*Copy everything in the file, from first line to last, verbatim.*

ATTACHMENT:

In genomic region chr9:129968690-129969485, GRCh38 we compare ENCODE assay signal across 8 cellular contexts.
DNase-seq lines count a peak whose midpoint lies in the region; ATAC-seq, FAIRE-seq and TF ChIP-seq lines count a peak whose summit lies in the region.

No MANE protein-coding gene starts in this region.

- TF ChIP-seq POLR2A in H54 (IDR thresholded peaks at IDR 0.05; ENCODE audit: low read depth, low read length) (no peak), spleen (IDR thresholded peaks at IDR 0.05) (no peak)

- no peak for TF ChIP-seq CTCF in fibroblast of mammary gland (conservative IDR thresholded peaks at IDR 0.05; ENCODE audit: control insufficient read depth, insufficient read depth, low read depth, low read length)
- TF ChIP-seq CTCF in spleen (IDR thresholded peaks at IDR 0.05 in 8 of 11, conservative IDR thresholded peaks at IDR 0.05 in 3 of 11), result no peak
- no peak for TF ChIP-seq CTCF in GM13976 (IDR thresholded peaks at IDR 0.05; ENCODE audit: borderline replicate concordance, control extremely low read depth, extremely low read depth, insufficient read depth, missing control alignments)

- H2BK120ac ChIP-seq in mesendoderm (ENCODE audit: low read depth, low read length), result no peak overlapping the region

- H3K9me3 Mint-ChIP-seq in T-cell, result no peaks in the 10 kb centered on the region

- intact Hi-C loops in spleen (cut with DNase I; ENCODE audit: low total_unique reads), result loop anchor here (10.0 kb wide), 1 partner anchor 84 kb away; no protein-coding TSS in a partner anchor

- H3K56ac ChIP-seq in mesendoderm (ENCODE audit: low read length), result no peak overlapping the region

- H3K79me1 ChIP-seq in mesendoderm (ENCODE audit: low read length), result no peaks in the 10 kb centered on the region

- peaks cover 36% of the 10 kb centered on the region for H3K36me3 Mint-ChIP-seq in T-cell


In genomic region chr9:129968690-129969485, GRCh38 we compare ENCODE assay signal across 8 cellular contexts.
DNase-seq lines count a peak whose midpoint lies in the region; ATAC-seq, FAIRE-seq and TF ChIP-seq lines count a peak whose summit lies in the region.

No MANE protein-coding gene starts in this region.

- TF ChIP-seq POLR2A in H54 (IDR thresholded peaks at IDR 0.05; ENCODE audit: low read depth, low read length) (no peak), spleen (IDR thresholded peaks at IDR 0.05) (no peak)

- no peak for TF ChIP-seq CTCF in fibroblast of mammary gland (conservative IDR thresholded peaks at IDR 0.05; ENCODE audit: control insufficient read depth, insufficient read depth, low read depth, low read length)
- TF ChIP-seq CTCF in spleen (IDR thresholded peaks at IDR 0.05 in 8 of 11, conservative IDR thresholded peaks at IDR 0.05 in 3 of 11), result no peak
- no peak for TF ChIP-seq CTCF in GM13976 (IDR thresholded peaks at IDR 0.05; ENCODE audit: borderline replicate concordance, control extremely low read depth, extremely low read depth, insufficient read depth, missing control alignments)

- H2BK120ac ChIP-seq in mesendoderm (ENCODE audit: low read depth, low read length), result no peak overlapping the region

- H3K9me3 Mint-ChIP-seq in T-cell, result no peaks in the 10 kb centered on the region

- intact Hi-C loops in spleen (cut with DNase I; ENCODE audit: low total_unique reads), result loop anchor here (10.0 kb wide), 1 partner anchor 84 kb away; no protein-coding TSS in a partner anchor

- H3K56ac ChIP-seq in mesendoderm (ENCODE audit: low read length), result no peak overlapping the region

- H3K79me1 ChIP-seq in mesendoderm (ENCODE audit: low read length), result no peaks in the 10 kb centered on the region

- peaks cover 36% of the 10 kb centered on the region for H3K36me3 Mint-ChIP-seq in T-cell